Personally, I’ve been up to 100% invested in equities, so I’m not talking about me here.
I don’t think your last paragraph holds at all, it’s a false choice. If someone can cut the risk of losing X by forgoing Y, that might be rational. It’s the whole appeal of Guaranteed Equity Bonds, for good or ill (which you may have seen I’ve in the past unwrapped in a DIY version for risk averse investors who don’t want to buy opaque products from banks with high fees).
Sure, discussing. I was really struggling to follow what you were saying until it clicked that you were talking about people who place greater weight on avoiding losses than on potential gains, even if the odds are in favour of the gains. I agree that there is lots of evidence that many people hate losses more than they like gains. Arguably, it is irrational to do so. However, I suppose that if you define your investment objective as aiming to minimise losses, you could then say that it is rational to choose PCA over upfront lump sum.
The way I look at it, it is axiomatic that if you are investing in equities you have accepted the considerable downside risks in return for the likelihood that in the long run equities will perform better than your alternatives (savings, bonds, etc). History suggests that as long as you are prepared to be patient, equities will always outperform in the long run. However, if you invest at what turns out to be the wrong time, you might need to be very patient indeed. To choose an extreme example, the total return on the Nikkei is still down 70% on its peak in 1989, after at least 22 years. I think there are periods of more than a decade when the UK and US markets have also delivered negative total returns.
If you have accepted that considerable downside risk in return for the considerable upside risk, it would seem inconsistent to favour PCA over upfront lump sum.
However, if you are the kind of equity investor who uses guaranteed equity bonds to limit your downside (sacrificing a lot of the upside) then I could see that PCA would be a consistent choice.
@ivanopinion: “The way I look at it, it is axiomatic that if you are investing in equities you have accepted the considerable downside risks in return for the likelihood that in the long run equities will perform better than your alternatives”
One could counter that in the end, you will not gain the ensemble average, but rather you will gain an individual realisation of one possible outcome. And even if you think in terms of time averages… I think a famous quote has it that “in the long run we are all dead” 🙂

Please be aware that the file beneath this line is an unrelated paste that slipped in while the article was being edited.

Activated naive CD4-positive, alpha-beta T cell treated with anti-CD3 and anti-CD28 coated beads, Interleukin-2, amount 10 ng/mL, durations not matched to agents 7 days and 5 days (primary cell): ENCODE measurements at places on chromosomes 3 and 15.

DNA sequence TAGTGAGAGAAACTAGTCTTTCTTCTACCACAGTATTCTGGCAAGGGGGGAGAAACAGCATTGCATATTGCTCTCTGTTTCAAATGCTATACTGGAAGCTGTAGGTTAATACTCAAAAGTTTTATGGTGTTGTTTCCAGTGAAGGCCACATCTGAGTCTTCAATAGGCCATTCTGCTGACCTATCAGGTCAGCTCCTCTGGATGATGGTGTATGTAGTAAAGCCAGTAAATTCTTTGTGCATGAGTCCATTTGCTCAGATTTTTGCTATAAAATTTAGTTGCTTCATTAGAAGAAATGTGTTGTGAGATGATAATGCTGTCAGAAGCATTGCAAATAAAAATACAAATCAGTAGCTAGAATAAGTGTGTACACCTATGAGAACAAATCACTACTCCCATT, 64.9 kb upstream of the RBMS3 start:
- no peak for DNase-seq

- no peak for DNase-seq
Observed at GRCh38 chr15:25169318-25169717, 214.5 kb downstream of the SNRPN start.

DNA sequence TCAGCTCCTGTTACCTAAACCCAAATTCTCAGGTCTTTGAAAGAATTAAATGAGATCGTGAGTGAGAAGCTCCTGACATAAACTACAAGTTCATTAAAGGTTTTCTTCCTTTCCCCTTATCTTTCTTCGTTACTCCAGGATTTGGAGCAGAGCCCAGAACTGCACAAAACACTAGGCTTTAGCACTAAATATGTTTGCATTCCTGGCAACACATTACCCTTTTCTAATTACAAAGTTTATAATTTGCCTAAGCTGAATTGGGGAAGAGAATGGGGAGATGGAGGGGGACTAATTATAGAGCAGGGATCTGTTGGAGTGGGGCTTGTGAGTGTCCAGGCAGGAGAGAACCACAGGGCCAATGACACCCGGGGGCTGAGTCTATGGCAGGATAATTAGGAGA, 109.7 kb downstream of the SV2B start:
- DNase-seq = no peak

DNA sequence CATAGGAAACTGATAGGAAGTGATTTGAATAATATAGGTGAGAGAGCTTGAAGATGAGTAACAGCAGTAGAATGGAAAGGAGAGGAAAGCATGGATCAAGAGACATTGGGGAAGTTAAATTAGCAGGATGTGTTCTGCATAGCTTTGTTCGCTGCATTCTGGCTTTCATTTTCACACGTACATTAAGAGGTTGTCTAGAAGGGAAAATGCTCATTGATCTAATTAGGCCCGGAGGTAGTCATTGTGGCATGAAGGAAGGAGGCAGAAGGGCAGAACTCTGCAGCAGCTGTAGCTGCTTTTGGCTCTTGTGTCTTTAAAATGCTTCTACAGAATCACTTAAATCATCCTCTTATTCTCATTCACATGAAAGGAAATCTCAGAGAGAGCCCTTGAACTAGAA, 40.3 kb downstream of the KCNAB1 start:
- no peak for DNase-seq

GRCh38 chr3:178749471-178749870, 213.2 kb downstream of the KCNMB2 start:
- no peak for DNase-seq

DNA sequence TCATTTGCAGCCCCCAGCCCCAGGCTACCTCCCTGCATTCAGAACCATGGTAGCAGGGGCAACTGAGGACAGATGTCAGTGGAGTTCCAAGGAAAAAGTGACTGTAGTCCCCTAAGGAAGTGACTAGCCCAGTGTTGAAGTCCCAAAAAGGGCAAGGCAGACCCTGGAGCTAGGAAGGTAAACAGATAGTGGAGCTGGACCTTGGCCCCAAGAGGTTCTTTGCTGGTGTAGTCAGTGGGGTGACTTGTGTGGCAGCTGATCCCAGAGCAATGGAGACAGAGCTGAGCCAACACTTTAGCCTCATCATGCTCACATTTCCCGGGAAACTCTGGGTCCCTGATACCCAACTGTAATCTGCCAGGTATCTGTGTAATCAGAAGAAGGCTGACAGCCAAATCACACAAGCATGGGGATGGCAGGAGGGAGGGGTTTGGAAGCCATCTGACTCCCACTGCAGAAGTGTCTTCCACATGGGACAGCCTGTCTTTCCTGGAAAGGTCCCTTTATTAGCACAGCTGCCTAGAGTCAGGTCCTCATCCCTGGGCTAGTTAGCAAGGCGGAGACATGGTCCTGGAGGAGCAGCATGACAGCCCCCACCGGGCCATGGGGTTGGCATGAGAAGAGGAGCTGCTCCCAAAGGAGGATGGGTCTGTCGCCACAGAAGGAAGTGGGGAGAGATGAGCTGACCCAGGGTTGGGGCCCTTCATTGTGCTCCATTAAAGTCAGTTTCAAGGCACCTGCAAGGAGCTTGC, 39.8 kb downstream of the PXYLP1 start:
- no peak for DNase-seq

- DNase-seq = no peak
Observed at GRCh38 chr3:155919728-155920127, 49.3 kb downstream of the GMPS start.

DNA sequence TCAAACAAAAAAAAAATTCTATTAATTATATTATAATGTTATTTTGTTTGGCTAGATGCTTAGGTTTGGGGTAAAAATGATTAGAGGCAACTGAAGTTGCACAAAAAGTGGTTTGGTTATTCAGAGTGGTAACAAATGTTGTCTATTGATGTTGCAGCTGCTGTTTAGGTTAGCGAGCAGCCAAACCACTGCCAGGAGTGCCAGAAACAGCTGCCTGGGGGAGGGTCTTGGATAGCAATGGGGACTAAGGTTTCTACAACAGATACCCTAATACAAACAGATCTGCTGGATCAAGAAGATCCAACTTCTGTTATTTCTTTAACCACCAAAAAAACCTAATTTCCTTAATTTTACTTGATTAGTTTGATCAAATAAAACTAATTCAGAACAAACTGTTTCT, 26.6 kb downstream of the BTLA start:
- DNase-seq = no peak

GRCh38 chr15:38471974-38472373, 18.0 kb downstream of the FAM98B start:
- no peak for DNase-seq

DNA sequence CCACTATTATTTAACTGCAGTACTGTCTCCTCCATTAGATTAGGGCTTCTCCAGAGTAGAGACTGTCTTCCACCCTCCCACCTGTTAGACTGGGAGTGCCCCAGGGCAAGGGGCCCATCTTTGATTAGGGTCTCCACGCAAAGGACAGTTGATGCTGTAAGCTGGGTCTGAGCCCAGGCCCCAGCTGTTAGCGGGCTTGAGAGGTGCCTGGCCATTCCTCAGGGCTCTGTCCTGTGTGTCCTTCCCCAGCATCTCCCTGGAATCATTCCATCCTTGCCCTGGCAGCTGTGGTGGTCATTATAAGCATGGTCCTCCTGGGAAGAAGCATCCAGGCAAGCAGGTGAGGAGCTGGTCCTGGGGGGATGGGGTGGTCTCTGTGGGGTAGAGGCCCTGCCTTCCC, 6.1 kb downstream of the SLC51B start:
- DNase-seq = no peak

Given that, and if most of the volatility in the markets is in fact captured by only a few days in history (note I’ve never really checked this myself, so I’m just parrotting Nassim Taleb here), then it could make sense to perform PCA: at relatively small cost, you’d reduce risk significantly.
I am lucky enough to have control of a fund that is larger than the minimum £100,000 needed to invest direct with Vanguard.
I’m currently with Bestinvest, who seem to do a reasonable job for a relatively small fee.
If I went with Vanguard direct then obviously I’d be able to bypass the fee and the middle man. However, given that the fees are small in proportion and that Vanguard showed a spectacular lack of interest when I emailed them I’m not quite sure of the motivation to move.
Anyone got any thoughts or done it themselves? If Vaguard’s email to me is an indicator of customer service then I’d definitely stick where I am!
How about Charles Stanley? They seem cheaper (0.25% – and if you decide to trade, it’s GBP 10 vs GBP 12.5 at TD Direct)
I want to invest in FTSE with Vanguard. Their OEIC fund, VVUKEQ, charges 0.5% initial and 0.08% pa.
Their FTSE 100 ETF, VUKE, charges 0.09% pa and of course I would pay the bid/offer spread, which seems to be approx 0.01%.
But do I pay the Vanguard initial charge when I buy the ETF?
Hi Dik, no initial charge on the ETFs.
Thanks The Accumulator. That’s what I thought. I suppose some might prefer the fund if their broker charges a high dealing fee.
I prefer the fund because it tracks the FTSE All-Share rather than the FTSE 100. True, the All-Share is dominated by the 100 but it’s better diversified overall.
Also, the initial charge is used to cover the stamp duty costs of buying the underlying shares. Although there is no stamp duty charge to buy the ETF, the APs will still be paying this to buy the underlying shares that constitute the ETF and I dare say that cost falls to the investor somewhere.
Forgive my ignorance, but what are “APs”.
When someone like me buys ETFs is it like buying shares in the sense that I am buying existing ETFs or are my ETFs created specially?